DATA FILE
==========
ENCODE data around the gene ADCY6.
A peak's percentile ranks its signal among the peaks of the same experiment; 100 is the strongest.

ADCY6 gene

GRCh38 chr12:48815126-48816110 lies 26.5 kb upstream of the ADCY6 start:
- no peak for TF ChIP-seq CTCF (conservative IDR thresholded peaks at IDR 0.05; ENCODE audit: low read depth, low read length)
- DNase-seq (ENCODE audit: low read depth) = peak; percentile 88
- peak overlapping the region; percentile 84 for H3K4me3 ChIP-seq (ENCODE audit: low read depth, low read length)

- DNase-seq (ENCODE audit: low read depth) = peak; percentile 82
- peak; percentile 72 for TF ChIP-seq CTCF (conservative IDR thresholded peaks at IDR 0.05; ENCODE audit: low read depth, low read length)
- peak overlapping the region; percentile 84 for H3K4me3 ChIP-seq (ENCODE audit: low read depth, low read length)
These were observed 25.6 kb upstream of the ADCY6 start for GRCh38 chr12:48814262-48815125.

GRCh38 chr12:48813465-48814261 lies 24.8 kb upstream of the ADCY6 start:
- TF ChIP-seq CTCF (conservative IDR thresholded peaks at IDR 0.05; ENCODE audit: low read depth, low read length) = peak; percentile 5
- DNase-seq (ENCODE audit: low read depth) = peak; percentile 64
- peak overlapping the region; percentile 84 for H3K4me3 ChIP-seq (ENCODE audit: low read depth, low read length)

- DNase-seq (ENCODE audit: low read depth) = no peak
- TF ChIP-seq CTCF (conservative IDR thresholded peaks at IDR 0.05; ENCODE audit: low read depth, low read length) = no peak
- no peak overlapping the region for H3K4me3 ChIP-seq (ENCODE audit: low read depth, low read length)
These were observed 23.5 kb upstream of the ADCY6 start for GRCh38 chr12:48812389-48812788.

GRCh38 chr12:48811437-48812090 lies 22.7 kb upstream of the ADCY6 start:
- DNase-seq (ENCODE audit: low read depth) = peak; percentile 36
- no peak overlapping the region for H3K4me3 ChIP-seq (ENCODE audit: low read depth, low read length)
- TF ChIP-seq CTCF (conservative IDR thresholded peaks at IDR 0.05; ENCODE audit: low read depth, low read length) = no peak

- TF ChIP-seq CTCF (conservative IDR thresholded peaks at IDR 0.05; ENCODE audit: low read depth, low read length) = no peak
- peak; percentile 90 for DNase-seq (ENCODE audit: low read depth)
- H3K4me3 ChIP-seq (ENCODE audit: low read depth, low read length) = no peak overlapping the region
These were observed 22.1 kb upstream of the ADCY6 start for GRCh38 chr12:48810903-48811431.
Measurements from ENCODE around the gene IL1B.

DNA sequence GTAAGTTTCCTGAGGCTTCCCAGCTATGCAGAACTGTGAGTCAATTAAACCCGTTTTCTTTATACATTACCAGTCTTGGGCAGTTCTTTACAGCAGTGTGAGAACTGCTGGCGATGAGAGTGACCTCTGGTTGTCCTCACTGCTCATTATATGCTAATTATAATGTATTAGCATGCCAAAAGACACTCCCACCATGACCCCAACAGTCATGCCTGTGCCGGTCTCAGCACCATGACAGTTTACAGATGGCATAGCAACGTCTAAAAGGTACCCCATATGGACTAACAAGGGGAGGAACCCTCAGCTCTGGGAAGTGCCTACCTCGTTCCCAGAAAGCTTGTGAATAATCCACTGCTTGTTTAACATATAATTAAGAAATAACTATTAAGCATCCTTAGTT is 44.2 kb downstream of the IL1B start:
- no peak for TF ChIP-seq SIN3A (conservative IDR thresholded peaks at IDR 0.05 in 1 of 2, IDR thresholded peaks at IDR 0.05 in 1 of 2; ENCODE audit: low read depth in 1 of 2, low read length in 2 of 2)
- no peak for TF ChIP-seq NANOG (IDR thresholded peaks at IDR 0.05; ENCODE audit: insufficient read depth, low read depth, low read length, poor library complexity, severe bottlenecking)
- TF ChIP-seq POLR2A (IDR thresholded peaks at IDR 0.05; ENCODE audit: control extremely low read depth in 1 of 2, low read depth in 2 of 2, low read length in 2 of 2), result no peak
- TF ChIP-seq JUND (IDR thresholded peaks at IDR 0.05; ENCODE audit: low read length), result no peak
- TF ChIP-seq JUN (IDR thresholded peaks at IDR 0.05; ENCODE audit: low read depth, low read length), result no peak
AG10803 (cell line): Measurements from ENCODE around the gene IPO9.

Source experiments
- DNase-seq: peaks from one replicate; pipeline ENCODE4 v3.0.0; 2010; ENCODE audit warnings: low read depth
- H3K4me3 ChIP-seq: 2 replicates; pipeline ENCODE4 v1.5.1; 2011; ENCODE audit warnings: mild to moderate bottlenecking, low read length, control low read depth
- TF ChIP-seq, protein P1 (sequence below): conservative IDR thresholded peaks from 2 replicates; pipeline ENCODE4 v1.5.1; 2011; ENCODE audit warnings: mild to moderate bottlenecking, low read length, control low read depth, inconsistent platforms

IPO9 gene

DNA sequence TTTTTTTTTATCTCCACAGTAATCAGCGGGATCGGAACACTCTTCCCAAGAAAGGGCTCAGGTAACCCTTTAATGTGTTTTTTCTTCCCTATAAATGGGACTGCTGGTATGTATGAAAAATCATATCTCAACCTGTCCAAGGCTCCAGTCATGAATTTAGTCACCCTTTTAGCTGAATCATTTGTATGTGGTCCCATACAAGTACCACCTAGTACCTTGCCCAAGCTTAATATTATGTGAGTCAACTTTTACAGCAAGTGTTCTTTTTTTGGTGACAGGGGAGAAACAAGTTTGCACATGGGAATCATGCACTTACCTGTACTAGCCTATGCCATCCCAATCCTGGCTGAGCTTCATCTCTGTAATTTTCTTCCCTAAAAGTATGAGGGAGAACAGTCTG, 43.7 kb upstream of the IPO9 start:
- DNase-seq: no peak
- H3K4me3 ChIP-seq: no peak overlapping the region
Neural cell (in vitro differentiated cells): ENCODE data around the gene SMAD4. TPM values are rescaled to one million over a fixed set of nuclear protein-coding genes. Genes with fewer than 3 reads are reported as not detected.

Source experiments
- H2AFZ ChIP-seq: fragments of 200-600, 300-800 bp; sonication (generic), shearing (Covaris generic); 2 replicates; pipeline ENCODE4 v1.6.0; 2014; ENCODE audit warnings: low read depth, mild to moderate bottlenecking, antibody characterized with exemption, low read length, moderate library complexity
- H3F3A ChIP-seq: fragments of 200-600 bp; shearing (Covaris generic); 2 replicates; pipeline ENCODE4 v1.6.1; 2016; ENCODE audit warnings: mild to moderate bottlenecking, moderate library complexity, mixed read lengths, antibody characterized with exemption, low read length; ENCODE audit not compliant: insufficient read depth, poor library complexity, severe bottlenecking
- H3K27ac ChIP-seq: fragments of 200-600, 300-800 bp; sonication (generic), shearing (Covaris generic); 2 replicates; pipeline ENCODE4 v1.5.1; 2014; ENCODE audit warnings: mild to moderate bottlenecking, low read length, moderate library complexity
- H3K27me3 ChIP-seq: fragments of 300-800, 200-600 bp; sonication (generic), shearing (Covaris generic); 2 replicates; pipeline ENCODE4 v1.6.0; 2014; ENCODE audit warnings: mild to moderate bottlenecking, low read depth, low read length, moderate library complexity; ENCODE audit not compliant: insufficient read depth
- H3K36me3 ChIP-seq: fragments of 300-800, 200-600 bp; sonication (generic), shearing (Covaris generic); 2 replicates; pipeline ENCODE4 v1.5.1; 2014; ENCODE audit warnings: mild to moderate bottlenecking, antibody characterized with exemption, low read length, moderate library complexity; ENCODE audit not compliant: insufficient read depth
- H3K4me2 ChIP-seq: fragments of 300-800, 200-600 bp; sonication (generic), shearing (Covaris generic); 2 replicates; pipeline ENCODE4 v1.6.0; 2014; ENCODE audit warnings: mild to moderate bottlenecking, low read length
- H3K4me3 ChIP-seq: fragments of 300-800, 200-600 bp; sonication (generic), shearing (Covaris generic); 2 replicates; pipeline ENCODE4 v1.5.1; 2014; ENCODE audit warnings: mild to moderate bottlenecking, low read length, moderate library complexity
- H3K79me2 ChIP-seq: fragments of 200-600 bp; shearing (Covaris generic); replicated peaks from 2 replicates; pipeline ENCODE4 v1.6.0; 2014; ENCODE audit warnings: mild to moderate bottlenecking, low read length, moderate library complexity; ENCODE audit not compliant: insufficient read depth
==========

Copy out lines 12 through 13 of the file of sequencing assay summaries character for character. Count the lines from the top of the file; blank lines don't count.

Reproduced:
GRCh38 chr12:48813465-48814261 lies 24.8 kb upstream of the ADCY6 start:
- TF ChIP-seq CTCF (conservative IDR thresholded peaks at IDR 0.05; ENCODE audit: low read depth, low read length) = peak; percentile 5